Ok, well not Love love. Just a wild infatuation for her methods and mechanics, really. Imogen Heap is an artist in a world all her own, an avant-garde electro-pop wonder with a delivery that’s equal parts Björk, Joni Mitchell and Laurie Anderson. Her intensely charismatic vocals, ranging between a delicate whisper and full-throated siren wail, dive and weave through her wonderland soundscapes and genre-smashing instrumental versatility. Everything is fair game in designing the perfect sonic collage, it seems.
You might’ve heard Imogen on the soundtrack to Garden State, or in the background as you dive for the remote when your dog steps on the remote and clicks over to The OC (riiiight). She’s been popping up just about everywhere in the past year or two, and with two Grammy nominations and legions of followers already shouting her name from the mountaintops I’d say it’s a safe bet that we’ll be seeing a lot more of her once her new album is finished and presented.
Here’s an example of Imogen’s live performance magic- taken from her sessions at the now-defunct Indie 103.1 station here in Los Angeles. It’s a beautiful rising sound, a loop-pedal handclap study in self-harmonizing, building to a breathless, multi-layered climax before fading out on a reflective whisper.
Imogen is currently working on her third studio album, giving fans an intimate look at the musical embryos of what she’s creating with updates regularly on her Twitter account. She often shares her ideas and hurdles in regards to what she’s working on, and seems to genuinely respond to her fans’ input. Her latest work is a piece called Tidal, in which she’s musing on arpeggio line placement, ambivalent about which of the versions of her song she likes most. Here you can see/hear a clip of the song’s original form, before tinkering with the bells and whistles. She posts updates of the piece in progress as it develops over time, leaving a patchwork tapestry of possibilities for fans to respond to and critique. And judging from her Twitter posts, she takes them to heart as she moves the song along.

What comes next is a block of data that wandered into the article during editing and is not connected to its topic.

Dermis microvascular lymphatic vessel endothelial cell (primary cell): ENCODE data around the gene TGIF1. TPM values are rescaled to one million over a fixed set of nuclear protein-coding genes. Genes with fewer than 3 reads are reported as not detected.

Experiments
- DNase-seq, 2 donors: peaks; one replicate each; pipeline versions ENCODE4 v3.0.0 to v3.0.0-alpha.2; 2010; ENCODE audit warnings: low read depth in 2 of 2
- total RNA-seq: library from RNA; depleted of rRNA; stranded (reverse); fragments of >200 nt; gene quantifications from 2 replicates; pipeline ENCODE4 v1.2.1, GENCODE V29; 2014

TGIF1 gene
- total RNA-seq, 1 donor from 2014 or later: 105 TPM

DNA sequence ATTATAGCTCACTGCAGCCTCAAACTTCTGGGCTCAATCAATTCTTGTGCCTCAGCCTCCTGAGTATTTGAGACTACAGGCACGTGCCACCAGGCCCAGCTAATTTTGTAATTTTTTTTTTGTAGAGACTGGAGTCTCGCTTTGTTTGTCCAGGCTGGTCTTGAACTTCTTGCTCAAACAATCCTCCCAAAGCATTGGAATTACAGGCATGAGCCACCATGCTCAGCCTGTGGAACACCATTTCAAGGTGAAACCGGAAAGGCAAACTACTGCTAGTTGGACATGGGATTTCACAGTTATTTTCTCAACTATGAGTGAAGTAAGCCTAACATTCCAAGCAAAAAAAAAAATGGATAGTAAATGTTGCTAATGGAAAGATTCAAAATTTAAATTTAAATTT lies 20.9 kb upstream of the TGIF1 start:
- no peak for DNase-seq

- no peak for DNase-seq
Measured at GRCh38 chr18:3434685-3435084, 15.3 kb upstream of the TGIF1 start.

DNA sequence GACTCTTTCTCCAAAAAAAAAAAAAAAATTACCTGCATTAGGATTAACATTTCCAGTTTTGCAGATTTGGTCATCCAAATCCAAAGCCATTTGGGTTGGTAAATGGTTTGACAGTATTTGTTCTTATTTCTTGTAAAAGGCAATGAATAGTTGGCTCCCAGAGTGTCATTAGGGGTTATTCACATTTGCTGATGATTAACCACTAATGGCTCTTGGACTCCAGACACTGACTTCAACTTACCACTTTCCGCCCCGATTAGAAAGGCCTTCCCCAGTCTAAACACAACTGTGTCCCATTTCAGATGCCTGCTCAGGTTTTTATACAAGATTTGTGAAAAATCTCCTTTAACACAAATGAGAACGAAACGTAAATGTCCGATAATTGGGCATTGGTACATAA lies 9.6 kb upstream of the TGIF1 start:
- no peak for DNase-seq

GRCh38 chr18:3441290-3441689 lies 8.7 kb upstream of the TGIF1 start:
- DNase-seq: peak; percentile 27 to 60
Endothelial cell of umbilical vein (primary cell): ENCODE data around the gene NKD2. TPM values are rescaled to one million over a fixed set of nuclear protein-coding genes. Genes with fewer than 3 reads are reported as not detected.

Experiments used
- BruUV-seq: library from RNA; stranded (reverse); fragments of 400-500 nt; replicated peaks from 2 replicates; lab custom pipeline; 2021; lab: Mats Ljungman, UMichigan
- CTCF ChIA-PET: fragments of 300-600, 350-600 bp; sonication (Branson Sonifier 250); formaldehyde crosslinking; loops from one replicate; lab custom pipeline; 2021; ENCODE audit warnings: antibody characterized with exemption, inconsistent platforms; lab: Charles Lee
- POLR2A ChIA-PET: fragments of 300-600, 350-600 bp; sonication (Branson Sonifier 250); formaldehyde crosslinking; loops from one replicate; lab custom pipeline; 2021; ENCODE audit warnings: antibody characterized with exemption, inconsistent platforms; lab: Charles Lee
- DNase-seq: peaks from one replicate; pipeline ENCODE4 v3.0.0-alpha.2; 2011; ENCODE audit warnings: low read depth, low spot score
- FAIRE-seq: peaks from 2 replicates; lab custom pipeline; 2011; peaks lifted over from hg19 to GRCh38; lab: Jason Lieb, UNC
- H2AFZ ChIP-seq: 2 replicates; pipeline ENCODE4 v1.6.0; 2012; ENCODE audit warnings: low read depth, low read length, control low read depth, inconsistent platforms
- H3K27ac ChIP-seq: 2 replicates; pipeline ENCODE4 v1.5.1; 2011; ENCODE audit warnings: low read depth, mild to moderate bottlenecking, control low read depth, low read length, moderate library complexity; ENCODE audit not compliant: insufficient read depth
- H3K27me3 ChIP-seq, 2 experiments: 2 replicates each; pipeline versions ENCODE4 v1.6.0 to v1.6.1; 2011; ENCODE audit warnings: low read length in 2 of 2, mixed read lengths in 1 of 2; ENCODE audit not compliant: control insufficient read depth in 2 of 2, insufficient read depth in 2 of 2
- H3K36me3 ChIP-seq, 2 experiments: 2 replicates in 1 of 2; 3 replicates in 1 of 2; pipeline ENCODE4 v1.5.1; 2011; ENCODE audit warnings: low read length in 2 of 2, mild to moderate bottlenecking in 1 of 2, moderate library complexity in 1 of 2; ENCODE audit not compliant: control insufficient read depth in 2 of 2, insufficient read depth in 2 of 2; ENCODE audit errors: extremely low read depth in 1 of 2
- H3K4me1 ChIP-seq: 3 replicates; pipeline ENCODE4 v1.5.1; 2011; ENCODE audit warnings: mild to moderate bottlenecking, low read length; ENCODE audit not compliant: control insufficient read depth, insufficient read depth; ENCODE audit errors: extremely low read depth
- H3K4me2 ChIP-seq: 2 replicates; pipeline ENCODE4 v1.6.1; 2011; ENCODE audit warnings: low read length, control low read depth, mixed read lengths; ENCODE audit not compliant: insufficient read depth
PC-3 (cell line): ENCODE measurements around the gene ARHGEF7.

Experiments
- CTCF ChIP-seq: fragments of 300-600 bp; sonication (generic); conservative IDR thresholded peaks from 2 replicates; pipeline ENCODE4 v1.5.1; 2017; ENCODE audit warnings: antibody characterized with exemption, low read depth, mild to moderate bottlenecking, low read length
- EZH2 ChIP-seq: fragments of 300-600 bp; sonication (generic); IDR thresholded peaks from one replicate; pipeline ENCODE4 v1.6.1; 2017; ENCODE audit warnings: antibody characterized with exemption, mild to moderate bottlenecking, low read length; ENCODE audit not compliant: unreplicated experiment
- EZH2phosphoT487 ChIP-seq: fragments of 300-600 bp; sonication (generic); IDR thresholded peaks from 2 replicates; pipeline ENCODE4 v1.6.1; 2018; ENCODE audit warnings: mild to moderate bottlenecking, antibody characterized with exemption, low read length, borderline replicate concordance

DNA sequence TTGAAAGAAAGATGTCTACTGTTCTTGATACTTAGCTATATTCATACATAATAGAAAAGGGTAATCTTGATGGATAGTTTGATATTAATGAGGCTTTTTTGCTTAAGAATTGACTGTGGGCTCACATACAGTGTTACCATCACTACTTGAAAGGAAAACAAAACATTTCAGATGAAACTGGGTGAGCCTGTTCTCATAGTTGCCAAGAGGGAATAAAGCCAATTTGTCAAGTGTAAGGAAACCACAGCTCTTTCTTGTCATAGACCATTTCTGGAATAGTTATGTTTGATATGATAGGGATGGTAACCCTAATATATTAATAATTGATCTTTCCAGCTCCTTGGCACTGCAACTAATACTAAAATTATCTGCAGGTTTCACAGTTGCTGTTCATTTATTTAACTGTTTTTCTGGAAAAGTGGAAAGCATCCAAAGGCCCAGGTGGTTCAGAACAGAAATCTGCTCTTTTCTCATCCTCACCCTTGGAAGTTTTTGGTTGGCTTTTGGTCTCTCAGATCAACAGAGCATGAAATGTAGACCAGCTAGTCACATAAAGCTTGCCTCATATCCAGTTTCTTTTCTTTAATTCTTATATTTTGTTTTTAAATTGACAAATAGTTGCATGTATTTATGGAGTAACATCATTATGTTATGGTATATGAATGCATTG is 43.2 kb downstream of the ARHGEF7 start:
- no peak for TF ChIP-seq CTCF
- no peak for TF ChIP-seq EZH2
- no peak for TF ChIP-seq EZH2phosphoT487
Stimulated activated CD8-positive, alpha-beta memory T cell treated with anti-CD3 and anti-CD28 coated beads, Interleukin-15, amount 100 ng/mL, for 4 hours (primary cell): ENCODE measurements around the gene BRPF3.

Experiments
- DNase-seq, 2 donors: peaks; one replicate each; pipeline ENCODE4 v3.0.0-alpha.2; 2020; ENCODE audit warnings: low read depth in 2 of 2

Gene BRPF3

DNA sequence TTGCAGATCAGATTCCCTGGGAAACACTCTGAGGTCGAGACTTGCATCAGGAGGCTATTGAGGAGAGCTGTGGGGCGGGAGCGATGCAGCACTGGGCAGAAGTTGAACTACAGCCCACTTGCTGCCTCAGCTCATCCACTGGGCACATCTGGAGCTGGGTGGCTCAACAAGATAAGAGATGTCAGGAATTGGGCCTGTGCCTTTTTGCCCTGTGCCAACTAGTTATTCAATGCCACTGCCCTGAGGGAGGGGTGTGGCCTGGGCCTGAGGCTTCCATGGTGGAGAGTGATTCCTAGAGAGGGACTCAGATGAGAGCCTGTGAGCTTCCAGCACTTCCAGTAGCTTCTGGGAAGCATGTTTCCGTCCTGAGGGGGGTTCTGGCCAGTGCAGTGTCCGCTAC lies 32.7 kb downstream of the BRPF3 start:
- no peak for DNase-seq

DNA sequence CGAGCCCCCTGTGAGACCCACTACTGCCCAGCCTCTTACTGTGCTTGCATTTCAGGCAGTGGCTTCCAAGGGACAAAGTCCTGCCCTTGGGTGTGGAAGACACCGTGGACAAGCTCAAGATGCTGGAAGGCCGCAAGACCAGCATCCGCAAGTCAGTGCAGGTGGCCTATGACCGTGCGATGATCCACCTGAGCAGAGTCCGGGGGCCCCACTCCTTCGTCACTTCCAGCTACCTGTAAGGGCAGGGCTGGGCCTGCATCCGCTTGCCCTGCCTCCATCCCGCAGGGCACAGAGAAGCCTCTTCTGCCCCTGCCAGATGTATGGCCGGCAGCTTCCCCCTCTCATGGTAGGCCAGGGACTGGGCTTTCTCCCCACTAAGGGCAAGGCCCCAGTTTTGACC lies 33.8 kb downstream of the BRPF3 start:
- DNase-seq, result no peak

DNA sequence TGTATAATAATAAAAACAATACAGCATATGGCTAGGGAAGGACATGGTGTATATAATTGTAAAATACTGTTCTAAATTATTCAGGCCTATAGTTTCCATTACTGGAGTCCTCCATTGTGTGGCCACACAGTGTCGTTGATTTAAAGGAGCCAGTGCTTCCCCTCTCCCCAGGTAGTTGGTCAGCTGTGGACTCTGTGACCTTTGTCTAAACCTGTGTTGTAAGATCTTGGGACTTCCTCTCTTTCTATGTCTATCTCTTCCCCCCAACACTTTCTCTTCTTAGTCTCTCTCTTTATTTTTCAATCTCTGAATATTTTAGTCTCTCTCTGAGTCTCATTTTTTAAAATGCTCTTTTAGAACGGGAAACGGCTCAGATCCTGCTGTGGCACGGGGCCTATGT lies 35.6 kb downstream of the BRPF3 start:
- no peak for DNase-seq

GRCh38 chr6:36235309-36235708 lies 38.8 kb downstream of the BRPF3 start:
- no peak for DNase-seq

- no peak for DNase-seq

It’s exciting to see an artist utilizing such an interactive social medium to present her work in development. It may seem like common sense to anyone with half a modern mind, but the fact is, it’s still a concept that musicians seem hesitant to embrace. Maybe it’s a remnant of the old mystique that people still cling to. When I was a kid, rock stars were godlike beings shrouded in a thick fog of mystery- we knew next to nothing about them that wasn’t contrived, spun and micromanaged by publicists, managers and an army of handlers. They were otherworldly beings that came to rock our world and give herpes to our sisters and girlfriends (and some of our moms)- that’s all we knew. We were just thrilled to be in the same stadium when they came to town. Never in hell would I have guessed that within a short period of time the industry would be tanking, and technology (mixed with a heavy dose of celebrity/tabloid obsession) would pull the veil on the well-kept secret that most of our musical heroes are just as human as we are. For some of the big swingers, that’s meant the death of the God complex that used to be part of the package deal for rock stars on the rise. For others, it’s a way to finally connect with their audience directly and move forward into new territories.
Needless to say, Imogen Heap clearly subscribes to the latter school of thought. Her magic isn’t manufactured, and it doesn’t take a team of handlers to craft her image. She’s a bona fide musical weirdo savant, and her world sells itself.